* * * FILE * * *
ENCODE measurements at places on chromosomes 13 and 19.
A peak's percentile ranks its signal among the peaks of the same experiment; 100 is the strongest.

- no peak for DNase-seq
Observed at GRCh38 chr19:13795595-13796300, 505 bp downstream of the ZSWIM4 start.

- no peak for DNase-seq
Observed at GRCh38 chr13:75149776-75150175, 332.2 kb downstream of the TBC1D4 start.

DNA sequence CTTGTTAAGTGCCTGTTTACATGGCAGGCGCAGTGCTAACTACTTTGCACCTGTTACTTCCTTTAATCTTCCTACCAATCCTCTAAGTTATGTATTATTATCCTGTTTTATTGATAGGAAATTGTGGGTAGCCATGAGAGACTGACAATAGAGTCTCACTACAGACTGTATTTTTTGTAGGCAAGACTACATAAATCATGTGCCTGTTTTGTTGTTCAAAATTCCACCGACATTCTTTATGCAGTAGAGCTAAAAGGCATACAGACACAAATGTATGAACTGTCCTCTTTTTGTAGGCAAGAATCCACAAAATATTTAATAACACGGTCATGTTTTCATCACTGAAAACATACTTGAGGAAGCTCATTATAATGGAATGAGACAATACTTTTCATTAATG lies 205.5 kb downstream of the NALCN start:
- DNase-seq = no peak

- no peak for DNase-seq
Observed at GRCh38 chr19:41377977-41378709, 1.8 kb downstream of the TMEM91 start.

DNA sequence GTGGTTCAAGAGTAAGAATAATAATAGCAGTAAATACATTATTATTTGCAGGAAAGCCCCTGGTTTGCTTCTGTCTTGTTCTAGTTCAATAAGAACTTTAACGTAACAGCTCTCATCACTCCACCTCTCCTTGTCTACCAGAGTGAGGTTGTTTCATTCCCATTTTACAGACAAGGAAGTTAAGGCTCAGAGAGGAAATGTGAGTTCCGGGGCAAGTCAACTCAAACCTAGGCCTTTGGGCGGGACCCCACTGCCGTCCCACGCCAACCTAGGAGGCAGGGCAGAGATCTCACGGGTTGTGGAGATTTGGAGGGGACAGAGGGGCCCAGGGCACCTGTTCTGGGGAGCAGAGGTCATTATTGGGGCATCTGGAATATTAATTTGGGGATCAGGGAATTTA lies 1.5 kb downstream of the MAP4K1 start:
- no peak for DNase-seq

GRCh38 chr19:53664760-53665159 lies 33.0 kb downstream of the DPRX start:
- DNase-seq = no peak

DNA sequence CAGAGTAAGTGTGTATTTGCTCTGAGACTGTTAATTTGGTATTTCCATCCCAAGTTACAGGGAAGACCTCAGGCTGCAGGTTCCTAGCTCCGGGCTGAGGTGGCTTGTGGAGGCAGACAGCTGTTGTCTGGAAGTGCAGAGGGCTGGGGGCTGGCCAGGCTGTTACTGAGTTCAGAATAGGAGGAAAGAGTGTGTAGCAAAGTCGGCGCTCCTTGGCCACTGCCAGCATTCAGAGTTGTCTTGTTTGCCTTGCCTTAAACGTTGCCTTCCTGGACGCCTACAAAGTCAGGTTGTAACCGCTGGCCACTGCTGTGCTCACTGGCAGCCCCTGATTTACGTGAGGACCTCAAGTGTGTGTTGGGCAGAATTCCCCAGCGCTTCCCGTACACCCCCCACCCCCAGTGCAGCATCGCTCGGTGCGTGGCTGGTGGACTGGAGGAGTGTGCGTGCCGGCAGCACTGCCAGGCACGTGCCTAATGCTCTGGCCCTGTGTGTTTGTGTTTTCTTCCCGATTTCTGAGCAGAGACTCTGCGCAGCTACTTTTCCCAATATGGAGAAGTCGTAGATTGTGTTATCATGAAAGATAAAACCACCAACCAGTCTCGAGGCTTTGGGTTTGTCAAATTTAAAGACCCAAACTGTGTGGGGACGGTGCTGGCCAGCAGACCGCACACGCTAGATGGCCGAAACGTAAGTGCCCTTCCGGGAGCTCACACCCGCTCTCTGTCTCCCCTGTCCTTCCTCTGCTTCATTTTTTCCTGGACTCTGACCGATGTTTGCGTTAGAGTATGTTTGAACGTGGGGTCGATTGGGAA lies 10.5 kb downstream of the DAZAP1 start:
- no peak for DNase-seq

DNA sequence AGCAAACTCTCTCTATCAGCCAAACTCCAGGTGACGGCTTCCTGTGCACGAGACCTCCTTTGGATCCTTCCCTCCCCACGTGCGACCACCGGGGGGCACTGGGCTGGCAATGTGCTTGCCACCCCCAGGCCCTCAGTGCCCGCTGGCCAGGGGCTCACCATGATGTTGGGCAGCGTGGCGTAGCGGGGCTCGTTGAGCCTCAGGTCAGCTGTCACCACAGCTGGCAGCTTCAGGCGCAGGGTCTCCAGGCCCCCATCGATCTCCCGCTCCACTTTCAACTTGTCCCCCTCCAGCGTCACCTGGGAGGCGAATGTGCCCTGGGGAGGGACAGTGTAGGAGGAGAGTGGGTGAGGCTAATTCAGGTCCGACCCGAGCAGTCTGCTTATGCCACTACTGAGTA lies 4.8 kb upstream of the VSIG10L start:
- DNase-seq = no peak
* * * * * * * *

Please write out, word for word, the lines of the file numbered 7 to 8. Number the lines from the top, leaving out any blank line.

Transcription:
DNA sequence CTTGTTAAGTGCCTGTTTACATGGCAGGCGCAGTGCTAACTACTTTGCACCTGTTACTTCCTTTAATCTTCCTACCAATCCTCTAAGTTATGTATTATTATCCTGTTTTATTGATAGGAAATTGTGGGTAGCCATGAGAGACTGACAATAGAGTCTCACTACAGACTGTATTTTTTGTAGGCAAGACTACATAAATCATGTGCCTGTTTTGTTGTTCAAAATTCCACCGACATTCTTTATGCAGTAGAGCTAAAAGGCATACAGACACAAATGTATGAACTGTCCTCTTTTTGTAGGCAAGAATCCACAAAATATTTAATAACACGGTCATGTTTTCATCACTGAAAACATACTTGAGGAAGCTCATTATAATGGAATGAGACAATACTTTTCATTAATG lies 205.5 kb downstream of the NALCN start:
- DNase-seq = no peak